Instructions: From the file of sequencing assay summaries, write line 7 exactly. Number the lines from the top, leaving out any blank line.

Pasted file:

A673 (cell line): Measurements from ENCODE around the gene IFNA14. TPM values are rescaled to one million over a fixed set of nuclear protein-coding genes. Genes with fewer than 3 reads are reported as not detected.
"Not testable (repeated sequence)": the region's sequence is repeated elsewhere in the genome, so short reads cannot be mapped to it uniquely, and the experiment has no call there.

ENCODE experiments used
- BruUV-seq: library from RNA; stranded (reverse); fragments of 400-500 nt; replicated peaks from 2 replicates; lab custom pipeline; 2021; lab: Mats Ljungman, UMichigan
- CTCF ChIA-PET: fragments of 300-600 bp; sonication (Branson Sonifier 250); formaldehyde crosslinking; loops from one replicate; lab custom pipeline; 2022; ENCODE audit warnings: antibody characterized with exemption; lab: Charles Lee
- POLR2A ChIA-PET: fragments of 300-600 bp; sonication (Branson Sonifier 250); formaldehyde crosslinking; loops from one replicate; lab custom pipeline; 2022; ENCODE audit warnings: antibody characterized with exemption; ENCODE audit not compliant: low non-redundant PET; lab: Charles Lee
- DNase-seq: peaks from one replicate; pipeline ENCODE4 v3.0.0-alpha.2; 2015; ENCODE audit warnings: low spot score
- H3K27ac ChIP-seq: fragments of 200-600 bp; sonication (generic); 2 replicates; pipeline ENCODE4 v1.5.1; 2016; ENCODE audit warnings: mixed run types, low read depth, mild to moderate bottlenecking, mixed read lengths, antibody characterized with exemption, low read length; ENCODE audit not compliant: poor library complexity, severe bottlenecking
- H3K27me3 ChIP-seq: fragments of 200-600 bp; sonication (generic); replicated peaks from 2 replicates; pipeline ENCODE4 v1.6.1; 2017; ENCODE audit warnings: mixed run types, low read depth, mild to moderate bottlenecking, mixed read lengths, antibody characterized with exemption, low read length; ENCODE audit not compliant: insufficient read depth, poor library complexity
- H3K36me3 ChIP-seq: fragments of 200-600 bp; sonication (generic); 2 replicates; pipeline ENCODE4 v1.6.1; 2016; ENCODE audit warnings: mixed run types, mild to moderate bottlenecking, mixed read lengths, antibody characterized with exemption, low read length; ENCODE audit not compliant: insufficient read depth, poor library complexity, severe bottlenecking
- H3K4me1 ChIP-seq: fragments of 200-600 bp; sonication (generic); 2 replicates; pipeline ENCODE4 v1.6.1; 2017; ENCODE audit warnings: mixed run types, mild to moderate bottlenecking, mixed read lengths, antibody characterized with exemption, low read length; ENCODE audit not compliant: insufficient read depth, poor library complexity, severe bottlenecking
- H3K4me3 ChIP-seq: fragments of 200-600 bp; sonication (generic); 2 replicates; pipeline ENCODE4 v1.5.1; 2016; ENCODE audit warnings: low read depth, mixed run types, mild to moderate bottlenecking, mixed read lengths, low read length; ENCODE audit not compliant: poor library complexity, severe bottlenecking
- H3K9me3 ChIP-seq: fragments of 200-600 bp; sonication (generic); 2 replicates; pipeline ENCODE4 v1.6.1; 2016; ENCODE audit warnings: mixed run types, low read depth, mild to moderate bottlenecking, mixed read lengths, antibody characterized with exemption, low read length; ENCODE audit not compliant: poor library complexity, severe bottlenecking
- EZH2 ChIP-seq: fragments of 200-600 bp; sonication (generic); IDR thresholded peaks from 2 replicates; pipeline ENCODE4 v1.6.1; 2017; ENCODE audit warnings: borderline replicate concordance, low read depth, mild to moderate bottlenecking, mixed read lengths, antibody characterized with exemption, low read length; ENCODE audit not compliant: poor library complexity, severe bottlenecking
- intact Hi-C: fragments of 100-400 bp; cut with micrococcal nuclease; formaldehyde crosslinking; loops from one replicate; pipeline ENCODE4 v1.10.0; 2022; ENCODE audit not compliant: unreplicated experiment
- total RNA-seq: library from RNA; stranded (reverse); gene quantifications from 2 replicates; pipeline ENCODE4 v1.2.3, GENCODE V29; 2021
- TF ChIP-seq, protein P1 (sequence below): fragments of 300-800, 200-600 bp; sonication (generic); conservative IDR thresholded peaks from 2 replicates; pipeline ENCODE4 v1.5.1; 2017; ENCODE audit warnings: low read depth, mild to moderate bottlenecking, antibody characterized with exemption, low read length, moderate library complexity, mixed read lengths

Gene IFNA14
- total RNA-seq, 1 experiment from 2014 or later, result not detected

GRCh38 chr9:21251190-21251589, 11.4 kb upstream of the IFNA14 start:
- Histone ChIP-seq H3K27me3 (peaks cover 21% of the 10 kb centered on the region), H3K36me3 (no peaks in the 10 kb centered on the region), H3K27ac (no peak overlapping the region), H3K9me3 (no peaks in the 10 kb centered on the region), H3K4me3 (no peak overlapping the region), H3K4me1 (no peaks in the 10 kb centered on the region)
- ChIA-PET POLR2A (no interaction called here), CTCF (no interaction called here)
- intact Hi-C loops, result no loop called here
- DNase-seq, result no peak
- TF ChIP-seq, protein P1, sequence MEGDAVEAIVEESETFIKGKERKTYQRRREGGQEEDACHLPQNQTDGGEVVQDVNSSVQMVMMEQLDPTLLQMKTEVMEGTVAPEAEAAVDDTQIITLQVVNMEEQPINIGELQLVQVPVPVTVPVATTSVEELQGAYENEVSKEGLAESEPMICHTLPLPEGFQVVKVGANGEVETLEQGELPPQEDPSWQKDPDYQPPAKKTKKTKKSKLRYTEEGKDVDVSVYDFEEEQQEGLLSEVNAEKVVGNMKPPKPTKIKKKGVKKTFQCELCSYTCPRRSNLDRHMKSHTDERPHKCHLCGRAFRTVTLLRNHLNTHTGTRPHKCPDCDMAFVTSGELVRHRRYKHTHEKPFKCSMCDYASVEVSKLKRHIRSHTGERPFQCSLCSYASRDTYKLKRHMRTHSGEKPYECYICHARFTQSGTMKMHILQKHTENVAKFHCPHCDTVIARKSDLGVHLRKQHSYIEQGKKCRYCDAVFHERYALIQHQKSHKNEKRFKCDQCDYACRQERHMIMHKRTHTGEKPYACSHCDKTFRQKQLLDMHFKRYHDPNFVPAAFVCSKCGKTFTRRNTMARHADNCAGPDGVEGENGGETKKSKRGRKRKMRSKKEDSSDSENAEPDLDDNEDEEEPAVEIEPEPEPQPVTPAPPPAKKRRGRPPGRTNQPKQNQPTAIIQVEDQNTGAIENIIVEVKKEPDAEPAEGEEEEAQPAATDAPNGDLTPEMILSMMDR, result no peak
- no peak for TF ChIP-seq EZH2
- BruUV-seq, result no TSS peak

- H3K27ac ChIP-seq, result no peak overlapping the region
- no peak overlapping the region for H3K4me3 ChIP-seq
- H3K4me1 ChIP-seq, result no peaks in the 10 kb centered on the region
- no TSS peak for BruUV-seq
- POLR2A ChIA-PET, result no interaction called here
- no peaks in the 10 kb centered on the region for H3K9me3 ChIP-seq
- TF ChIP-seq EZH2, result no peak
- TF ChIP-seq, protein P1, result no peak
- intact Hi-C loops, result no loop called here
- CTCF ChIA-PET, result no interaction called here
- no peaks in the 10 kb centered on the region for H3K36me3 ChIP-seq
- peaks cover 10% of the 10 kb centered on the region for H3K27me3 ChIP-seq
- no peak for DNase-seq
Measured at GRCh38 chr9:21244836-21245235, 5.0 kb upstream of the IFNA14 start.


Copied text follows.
- DNase-seq: peaks from one replicate; pipeline ENCODE4 v3.0.0-alpha.2; 2015; ENCODE audit warnings: low spot score